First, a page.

The comforting and unorthodox aspect of Yasujiro Ozu's filmmaking is the undeniable presence of a formula to his movies. You know not only that you will see the same actors used repeatedly throughout his filmography, but also that they will tend to play the same roles. The same story events even seem to take place repeatedly, particularly the one in which a grown-up daughter is fussed over by her (male) family remembers due to her lack of marriage.
The reason why this formula is unorthodox is that you never truly can predict the path Ozu's stories will take. They have an equal chance of leading to happiness, tragedy or a mixture of both, and he never tips his hand as to which way his film might go. Like Shakespeare, Ozu masterfully moves between genres and tones without making you aware of the shifting tides of good and bad fortune for his characters, much in the same way that life does.
All of this occurred to me while watching The End of Summer, Ozu's penultimate film and his last work with Setsuko Hara. Hara's presence in this film, as well as Ozu's previous work, Late Autumn, made me realize (belatedly) that she plays essentially the same character every time: a unmarried woman who is getting on in age to various degrees and whose singleness perturbs her family members, usually the men. Earlier on in her career, as in Late Spring and Early Summer, Hara played headstrong women named Noriko, who had their reasons not simply to go along with what her male brethren required her to do. As she ages, Hara becomes more passive in Ozu's films, but remains self-possessed and has lived long enough to understand the perils of remaining single in a country that was (and still very much is) an absolute patriarchy. Due to Ozu's sensitivity and resolute neutrality, all this lies beneath the surface of the film, never intruding on the story at hand.
In a poignant shift from earlier on in Ozu's career, the Noriko role has moved to the younger actress, Yoko Tsukasa, who plays Hara's younger sister in The End of Summer, but was her daughter in Ozu's previous film. Given Ozu's inclination to work with the same actors over and over, his films have a tendency to shuffle around the same people in different relationships to one another, which can be distracting at first, but upon reflection, feels very Buddhist in the way that people's identities and roles are fluid. Tsukasa lacks the striking star presence of Hara—the former still lives, but retired from acting in the 70s—but she carries well the torch that has been passed to her. She the reticence and self-effacing quality characteristic of the older Hara, providing in an interesting twist on the Noriko character.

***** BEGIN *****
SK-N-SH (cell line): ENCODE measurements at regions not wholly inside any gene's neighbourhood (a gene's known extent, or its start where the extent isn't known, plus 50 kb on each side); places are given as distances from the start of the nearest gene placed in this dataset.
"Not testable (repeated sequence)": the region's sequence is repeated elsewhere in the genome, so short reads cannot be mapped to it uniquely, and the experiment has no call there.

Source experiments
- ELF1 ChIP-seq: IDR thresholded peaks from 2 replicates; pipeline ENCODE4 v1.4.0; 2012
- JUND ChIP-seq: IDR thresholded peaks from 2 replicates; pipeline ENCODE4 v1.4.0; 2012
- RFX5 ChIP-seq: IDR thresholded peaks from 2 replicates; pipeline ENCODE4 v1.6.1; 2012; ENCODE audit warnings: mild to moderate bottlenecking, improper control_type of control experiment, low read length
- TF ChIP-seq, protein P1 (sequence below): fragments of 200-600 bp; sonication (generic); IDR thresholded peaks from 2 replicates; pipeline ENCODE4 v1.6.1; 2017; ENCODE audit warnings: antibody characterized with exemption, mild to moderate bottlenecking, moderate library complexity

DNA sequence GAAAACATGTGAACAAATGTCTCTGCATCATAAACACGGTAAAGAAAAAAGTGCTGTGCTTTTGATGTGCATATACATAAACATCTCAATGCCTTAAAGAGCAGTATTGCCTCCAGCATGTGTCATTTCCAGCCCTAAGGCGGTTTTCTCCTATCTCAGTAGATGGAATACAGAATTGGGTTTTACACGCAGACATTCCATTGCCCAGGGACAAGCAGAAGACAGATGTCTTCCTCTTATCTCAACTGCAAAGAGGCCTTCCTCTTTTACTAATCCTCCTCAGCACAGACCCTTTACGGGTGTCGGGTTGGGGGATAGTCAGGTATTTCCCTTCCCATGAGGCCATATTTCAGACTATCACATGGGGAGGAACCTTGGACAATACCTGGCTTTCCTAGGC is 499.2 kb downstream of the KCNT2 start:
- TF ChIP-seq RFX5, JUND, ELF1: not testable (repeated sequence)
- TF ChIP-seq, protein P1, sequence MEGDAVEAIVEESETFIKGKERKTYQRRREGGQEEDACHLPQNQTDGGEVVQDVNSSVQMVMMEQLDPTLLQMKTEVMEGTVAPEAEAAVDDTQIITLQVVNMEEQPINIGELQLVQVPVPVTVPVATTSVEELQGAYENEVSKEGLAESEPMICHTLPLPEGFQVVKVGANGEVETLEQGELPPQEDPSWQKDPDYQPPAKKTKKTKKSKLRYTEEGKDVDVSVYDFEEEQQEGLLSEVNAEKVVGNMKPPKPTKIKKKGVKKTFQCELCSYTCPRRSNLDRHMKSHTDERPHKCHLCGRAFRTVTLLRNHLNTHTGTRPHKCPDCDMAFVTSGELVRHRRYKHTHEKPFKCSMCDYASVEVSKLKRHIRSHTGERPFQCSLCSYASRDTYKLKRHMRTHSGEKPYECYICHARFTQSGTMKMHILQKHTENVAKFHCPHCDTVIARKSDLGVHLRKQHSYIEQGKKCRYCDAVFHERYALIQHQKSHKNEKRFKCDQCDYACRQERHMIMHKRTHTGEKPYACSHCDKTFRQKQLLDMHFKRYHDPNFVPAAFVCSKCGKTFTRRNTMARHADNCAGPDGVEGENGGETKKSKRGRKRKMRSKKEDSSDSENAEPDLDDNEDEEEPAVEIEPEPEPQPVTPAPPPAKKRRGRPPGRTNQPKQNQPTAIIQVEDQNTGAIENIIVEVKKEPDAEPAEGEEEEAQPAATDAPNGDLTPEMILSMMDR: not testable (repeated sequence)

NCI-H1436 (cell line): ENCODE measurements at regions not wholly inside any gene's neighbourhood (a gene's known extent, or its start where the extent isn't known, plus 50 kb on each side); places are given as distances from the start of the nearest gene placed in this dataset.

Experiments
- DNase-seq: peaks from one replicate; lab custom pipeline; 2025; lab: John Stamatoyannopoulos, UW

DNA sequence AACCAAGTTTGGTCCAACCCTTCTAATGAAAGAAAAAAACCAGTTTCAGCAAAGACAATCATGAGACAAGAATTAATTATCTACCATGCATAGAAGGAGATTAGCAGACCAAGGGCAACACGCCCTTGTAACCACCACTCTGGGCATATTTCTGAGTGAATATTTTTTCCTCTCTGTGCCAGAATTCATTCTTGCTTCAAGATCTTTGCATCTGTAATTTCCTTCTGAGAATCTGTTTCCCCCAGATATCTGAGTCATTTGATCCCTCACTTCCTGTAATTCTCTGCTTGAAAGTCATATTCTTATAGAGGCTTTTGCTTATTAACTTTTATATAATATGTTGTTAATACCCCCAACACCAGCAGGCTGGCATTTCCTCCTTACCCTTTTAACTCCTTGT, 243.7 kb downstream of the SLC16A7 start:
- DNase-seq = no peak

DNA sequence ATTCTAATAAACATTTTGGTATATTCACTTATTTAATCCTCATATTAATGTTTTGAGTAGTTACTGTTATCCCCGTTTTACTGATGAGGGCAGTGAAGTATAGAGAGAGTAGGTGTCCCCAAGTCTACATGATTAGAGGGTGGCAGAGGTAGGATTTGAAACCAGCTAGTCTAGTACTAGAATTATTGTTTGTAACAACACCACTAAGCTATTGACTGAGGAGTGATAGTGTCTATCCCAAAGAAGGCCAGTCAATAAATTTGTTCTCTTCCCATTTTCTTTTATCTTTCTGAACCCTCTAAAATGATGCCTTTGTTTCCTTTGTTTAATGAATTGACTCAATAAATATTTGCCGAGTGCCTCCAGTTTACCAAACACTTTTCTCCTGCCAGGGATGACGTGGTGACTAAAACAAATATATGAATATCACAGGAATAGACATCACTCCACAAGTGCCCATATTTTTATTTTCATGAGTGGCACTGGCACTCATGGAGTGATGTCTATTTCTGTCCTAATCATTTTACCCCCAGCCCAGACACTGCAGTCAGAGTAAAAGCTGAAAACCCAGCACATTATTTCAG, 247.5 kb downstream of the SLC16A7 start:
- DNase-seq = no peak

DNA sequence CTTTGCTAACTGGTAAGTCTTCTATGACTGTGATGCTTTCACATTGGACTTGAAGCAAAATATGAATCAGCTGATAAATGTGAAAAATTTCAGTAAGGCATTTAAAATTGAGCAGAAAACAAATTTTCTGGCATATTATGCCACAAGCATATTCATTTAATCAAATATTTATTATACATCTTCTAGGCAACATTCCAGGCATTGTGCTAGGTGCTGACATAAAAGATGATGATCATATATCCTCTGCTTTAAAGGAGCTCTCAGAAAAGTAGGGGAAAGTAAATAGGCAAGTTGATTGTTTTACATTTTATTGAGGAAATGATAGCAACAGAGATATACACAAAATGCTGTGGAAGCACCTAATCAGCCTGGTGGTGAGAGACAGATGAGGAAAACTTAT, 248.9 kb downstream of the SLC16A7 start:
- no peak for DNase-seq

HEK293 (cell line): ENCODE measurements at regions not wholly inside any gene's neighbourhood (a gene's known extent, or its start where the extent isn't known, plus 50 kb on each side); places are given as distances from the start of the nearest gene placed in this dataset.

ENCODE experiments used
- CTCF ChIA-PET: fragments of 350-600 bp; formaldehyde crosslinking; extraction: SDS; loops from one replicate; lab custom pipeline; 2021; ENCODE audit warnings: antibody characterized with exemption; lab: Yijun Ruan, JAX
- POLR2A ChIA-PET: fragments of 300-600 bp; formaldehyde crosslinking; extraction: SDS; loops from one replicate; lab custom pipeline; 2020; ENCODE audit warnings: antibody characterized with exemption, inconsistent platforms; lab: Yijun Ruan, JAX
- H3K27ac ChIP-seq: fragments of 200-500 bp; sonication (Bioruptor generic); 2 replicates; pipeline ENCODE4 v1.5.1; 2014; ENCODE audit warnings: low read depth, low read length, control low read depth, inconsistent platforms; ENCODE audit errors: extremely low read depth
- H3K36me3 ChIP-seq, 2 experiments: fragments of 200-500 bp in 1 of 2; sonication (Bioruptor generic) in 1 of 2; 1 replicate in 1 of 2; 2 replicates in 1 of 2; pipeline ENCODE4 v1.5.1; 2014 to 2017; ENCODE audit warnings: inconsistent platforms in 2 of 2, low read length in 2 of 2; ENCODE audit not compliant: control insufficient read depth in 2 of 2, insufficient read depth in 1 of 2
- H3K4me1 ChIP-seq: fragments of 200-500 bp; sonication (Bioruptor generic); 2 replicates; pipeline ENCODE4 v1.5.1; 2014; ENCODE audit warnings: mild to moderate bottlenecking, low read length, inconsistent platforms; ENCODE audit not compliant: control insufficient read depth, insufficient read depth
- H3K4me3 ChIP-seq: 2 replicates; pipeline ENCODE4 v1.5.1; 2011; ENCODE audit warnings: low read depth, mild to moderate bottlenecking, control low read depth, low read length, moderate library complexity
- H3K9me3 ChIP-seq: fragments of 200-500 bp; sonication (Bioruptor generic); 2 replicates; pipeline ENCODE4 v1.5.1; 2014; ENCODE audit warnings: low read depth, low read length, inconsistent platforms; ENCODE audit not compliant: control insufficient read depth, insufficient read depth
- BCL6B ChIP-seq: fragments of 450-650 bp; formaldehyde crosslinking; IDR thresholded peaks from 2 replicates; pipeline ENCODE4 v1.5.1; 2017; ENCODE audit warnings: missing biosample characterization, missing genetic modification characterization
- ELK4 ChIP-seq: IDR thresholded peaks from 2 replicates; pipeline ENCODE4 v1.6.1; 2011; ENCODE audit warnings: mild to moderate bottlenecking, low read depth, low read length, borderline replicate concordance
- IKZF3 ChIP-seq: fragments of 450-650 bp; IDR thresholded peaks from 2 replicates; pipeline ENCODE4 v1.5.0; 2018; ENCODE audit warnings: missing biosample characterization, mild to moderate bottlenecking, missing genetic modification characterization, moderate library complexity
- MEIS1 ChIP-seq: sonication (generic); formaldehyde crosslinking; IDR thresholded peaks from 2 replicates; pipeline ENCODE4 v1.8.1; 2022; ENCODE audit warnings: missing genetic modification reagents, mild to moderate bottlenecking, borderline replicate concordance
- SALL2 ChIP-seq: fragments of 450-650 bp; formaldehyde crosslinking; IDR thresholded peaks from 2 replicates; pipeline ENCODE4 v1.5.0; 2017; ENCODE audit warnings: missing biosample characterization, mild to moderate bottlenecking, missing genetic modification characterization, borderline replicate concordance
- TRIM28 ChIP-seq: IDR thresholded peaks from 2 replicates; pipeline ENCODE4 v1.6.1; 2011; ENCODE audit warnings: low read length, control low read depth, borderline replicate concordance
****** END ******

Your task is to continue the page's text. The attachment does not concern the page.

The other trope we see repeated is Ganjiro Nakamura as the philandering patriarch, whose mistress throws his family into chaos much in the same way he did in Ozu's previous masterwork, Floating Weeds. His presence is less destructive here, however, more amusing and irritating than anything else. As a point of comparison, his dubious parentage of a mistress's son provides much of the drama at the center of Floating Weeds, whereas in Summer his ditzy, illegitimate maybe-daughter cares less about whether he's actually her father and more about whether he will buy her the mink stole she's been begging for. Nakamura, despite his relatively advanced age, brings a breath of fresh air to a film that has many reasons to sink under the weight of the important issues at hand, but it remains afloat.
One of the most distinctive aspects of End of Summer is its ending. Many of Ozu's films end with the death of a central character, but few dwell on mortality so directly and for so long. It is one of the few instances in Ozu's career that I can think of being heavy-handed in its imagery: a major character dies, and suddenly the countryside is beset by an unusual number of crows. We see several shots of a graveyard as aggressively somber music plays on the soundtrack. We then cut to the funeral procession, which moves slowly across a bridge, the actors' faces impassive. Finally, the main cast, along with two Greek chorus-esque characters (one of whom is played by Ozu regular, Chishu Ryu) look up at the smoke rising ominously from the top of a crematorium chimney. Ryu and the other woman discuss the fragility of life, but also how it is offset by the constant rebirth of new life. It is one of the most ambivalent endings not only in Ozu, but by any director I've seen. It left me uneasy, and also anxious to watch his final film, An Autumn Afternoon.